The ACTU is calling on all businesses to help fund a national paid maternity leave scheme which would provide Australian women with at least 14 weeks paid leave.
Under the ACTU model, the 14 week payment would be funded by the federal government at the federal minimum wage level. Employers would then be required to “top up” the payment for women who earn above this level.
“The cost to employers would be very small, less than $600 per person, in most cases. This amount would be enough to cover more than half of all employed mothers,” says ACTU President Sharan Burrow.
“This would ensure female employees have a decent period of leave to recover from childbirth, bond with their baby, pay their bills and return to work in good physical and mental health.”
“Two-thirds of Australian women have no access to paid maternity leave. We are one of only two OECD nations who do not offer this basic workplace right to women, who now make up almost half Australia’s workforce,” says Ms Burrow.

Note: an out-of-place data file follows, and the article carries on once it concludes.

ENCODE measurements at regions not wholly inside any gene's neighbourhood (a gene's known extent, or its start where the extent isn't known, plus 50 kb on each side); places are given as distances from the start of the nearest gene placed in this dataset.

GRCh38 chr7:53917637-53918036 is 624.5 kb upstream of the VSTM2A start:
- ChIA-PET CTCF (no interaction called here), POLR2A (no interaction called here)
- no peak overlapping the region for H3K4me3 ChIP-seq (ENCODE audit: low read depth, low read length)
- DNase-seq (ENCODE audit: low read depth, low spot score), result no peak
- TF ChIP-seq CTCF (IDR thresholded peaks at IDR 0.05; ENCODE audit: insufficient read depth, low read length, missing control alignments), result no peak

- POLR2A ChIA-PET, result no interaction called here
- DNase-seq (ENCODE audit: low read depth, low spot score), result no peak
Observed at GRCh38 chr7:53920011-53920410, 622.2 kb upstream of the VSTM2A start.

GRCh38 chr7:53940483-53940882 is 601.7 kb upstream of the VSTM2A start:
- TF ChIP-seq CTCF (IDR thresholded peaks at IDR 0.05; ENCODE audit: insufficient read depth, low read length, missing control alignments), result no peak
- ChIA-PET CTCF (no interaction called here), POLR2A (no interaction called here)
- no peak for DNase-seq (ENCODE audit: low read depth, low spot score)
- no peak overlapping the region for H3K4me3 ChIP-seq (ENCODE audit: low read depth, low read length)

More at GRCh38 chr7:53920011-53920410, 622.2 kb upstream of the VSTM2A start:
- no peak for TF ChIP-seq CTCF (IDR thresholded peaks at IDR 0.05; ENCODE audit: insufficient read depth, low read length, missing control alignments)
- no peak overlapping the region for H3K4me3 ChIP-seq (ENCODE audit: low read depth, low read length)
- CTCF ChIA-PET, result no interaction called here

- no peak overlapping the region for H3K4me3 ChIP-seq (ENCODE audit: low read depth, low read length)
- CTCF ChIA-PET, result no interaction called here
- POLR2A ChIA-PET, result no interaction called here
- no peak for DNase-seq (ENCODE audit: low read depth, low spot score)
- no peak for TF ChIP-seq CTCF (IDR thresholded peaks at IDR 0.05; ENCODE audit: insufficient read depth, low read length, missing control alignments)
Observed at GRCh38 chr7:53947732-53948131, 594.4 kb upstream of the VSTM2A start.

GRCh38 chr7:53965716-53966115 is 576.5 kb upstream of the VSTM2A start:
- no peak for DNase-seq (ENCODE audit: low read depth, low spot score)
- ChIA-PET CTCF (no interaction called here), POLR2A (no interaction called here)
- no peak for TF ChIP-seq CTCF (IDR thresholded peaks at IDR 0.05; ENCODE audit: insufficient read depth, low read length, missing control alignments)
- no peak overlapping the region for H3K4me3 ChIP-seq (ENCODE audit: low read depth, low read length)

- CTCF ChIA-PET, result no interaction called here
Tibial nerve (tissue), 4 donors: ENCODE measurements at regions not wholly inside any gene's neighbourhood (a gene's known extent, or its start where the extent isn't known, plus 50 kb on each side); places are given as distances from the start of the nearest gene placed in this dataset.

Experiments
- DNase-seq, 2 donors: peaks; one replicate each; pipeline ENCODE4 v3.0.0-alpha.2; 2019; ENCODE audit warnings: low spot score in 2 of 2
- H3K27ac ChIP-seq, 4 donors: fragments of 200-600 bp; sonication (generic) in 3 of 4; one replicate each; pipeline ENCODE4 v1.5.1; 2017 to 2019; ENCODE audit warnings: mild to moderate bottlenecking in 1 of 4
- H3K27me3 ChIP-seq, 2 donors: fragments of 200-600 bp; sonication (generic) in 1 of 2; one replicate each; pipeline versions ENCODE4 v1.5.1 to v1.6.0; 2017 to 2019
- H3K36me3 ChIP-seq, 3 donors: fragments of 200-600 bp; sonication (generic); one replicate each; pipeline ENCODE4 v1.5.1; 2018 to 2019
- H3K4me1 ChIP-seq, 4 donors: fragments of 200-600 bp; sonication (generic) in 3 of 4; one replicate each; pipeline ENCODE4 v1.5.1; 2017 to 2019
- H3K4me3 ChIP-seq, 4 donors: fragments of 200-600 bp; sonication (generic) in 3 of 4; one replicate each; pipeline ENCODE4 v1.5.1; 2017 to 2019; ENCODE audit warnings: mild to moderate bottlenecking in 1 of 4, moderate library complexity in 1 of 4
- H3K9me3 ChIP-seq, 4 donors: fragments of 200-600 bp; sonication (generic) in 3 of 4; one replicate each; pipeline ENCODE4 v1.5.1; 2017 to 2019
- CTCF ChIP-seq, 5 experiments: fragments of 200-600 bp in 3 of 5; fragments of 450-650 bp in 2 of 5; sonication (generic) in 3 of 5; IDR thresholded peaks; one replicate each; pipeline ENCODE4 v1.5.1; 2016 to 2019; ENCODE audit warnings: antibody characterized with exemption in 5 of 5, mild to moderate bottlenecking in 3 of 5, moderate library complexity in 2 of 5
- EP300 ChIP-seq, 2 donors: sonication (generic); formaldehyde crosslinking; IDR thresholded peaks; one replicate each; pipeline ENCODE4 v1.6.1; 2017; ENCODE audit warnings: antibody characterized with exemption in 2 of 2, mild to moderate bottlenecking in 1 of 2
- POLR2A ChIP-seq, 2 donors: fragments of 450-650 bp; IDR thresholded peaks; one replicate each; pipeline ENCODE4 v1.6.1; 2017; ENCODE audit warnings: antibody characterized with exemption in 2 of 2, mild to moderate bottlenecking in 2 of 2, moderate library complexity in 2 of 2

“In a modern economy like Australia this is simply unacceptable.”
“Increasingly, we are seeing more and more women return to work too early because of the financial strain imposed by mortgages, petrol and food prices,” she says.
“The other effect is that women are giving up work altogether. The cost to employers of replacing and re-training staff is running into tens of thousands of dollars and our economy is suffering from a loss of skills and knowledge,” says the ACTU President.
The ACTU will present evidence on the economic and social benefits of its paid maternity leave model today in Melbourne. The Productivity Commission will present its final report to the Rudd Government early next year.